The main cause of neonatal death in the country is prematurity birth. Ministry of Health (MoH) found the conditions associated with prematurity are birth asphyxia, sepsis, congenital malformation, aspiration and other conditions.
Every year, MoH comes out with the annual maternal and newborn death report, and it found that more than 50 percent of under five deaths in the country was due to newborn deaths.
To improve the quality of care for mothers and newborns in country, MoH has worked on Point of Care Quality Improvement (POCQI). Senior Program Officer, Reproductive, Maternal and Neonatal Health Program (RMNHP), MoH, Pema Lethro, said the ministry scaled up and spread the implementation of projects around point of care quality improvement in 2017.
The focus of the ministry in the 12th Five Year Plan (FYP), especially on care of maternal and child health in the country, is to reduce reproductive maternal complication and neonatal deaths.
He said the country has 21 per 1,000 live births. MoH aspires to bring down the rate to 12 per 1,000 live birth by 2023. Still birth from 15 to 12.1.
Similarly, for under five mortality rate, the target is to bring it down from 34.1 per 1,000 live births to 20.3 and to bring down the infant mortality rate to less than 15 per 1,000 live births.
The aim is also to improve the contraception coverage from 65 percent to 70 percent by 2023, Pema Lethro added.
There are quite a number of health professionals who are trained on POCQI to scale up the innovation. With the POCQI, there is an increase of skin-to-skin contact for 90 minutes in all normal deliveries of live newborn in labor room from 26.1 percent in December 2018 to 70 percent in October 2019 as reported by Punakha hospital team.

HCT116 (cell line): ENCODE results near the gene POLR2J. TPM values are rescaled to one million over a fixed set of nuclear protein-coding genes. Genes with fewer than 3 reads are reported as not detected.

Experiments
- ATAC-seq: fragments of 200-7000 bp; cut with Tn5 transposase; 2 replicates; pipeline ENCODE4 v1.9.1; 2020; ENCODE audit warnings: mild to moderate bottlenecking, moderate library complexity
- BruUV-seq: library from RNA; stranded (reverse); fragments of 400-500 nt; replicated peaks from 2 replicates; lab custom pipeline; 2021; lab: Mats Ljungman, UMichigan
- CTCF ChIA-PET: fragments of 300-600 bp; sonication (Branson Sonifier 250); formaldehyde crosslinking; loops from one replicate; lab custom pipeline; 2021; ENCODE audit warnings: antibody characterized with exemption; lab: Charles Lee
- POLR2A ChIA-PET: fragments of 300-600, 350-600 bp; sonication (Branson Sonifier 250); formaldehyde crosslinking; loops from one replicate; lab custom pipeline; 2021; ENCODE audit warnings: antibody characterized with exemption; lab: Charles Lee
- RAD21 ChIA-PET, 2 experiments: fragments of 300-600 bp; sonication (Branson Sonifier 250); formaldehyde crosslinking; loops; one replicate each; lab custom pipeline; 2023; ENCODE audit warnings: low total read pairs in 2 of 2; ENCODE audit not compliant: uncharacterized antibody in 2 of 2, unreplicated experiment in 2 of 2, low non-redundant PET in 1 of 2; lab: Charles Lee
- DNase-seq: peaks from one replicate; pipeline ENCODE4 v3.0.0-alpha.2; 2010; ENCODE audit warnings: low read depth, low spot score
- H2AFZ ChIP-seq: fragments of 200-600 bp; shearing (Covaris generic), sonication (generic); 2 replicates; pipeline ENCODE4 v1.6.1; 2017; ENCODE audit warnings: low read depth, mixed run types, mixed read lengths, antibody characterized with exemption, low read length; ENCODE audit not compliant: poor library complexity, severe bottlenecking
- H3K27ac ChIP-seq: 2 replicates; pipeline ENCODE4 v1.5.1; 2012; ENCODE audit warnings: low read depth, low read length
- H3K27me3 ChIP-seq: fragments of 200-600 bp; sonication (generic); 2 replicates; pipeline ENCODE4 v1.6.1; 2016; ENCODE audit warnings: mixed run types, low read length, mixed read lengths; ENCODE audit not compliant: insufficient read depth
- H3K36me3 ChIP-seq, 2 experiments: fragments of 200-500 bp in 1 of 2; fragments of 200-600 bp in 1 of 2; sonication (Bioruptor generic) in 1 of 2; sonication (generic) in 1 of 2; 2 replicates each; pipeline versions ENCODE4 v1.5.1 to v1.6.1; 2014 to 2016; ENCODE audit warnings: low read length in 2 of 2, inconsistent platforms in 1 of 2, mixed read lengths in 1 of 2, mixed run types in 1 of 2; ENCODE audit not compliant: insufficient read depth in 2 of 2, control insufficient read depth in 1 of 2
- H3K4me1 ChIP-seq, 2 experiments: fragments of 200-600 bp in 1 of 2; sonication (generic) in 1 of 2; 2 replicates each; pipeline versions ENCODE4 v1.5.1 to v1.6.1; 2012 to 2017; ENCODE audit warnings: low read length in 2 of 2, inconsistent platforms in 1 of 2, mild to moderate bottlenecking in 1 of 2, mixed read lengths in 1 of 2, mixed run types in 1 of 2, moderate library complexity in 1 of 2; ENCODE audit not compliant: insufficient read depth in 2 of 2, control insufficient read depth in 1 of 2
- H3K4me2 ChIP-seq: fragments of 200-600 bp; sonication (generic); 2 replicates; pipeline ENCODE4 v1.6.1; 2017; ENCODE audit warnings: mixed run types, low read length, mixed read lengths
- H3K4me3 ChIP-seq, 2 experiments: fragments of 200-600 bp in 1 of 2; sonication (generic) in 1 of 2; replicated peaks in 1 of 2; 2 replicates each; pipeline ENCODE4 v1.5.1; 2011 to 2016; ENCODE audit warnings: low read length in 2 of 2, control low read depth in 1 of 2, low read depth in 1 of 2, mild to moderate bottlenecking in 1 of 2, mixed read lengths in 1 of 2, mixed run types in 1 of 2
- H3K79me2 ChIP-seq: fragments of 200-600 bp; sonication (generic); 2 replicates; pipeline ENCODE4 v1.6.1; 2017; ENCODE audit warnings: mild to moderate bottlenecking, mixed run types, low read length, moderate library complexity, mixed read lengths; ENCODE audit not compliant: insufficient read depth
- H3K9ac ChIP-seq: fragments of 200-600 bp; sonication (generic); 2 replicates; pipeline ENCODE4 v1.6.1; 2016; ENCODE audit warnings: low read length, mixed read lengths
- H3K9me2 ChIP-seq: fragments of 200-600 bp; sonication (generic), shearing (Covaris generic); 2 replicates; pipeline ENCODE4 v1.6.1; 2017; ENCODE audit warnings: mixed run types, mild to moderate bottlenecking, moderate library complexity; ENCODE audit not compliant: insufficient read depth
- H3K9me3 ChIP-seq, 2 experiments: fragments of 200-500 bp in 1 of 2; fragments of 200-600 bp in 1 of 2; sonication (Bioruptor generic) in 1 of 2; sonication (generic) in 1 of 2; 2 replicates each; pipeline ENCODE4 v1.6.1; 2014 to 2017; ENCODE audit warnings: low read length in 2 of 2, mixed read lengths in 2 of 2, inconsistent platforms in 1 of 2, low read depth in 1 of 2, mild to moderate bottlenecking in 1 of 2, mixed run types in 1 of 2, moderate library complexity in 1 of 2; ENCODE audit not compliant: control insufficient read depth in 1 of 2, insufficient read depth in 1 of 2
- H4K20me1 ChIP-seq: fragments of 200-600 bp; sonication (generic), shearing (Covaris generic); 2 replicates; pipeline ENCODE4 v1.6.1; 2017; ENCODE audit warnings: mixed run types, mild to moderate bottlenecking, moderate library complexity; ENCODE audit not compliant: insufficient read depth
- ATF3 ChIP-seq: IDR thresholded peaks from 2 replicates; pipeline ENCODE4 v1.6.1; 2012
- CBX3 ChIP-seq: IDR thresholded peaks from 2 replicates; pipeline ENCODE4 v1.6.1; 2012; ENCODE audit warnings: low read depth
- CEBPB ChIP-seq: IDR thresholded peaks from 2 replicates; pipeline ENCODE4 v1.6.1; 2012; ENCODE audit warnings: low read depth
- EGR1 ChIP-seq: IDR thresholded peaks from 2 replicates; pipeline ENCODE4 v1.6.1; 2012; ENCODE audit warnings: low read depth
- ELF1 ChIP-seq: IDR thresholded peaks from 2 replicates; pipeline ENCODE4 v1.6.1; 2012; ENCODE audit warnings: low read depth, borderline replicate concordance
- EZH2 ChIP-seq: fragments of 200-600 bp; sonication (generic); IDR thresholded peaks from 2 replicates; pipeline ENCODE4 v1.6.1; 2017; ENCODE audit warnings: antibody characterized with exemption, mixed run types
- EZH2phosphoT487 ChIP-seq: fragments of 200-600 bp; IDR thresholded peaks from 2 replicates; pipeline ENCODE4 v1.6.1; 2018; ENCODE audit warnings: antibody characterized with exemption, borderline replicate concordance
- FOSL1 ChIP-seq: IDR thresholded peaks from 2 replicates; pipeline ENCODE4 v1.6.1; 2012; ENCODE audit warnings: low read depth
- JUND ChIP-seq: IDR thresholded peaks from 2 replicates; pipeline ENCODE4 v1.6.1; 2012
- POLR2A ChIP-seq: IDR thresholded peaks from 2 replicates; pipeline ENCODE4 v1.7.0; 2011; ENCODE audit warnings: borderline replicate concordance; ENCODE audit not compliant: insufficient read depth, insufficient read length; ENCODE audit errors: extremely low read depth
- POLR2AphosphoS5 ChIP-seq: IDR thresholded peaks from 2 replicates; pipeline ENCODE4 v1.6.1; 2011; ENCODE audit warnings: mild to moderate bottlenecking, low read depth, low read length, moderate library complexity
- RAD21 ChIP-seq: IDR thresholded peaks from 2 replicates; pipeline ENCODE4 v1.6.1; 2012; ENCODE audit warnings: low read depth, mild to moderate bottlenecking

The percentage of discharges before 11 am increased from 38 percent in NICU and 20 percent in neonatal ward, to more than 80 percent in both units and several other processes of care delivery has also improved as reported by NICU, JDWNRH team. Increase of early initiation of breastfeeding went from 32.1 percent to 86 percent.
The Pediatrician of JDWNRH, Dr Tulsi, said most of the neonatal deaths are preventable if the right intervention can be made. Scaling up of neonatal intensive care services, especially in the developing countries, shows improved survival rates.
Improvement in the quality of care at the time of delivery and after delivery is crucial and important.
Adequately trained professionals and facilities can improve the quality of care and survival of neonates and survival without disabilities, said Dr Tulsi.
At present Bhutan has neonatal mortality rate of 25 per 1,000 live birth and which is significantly contributed by premature death.
The preterm babies are exposed to several risks. The preterm babies could have motor impairment, cognitive deficit, and as they grow up, they may have poor academic achievements.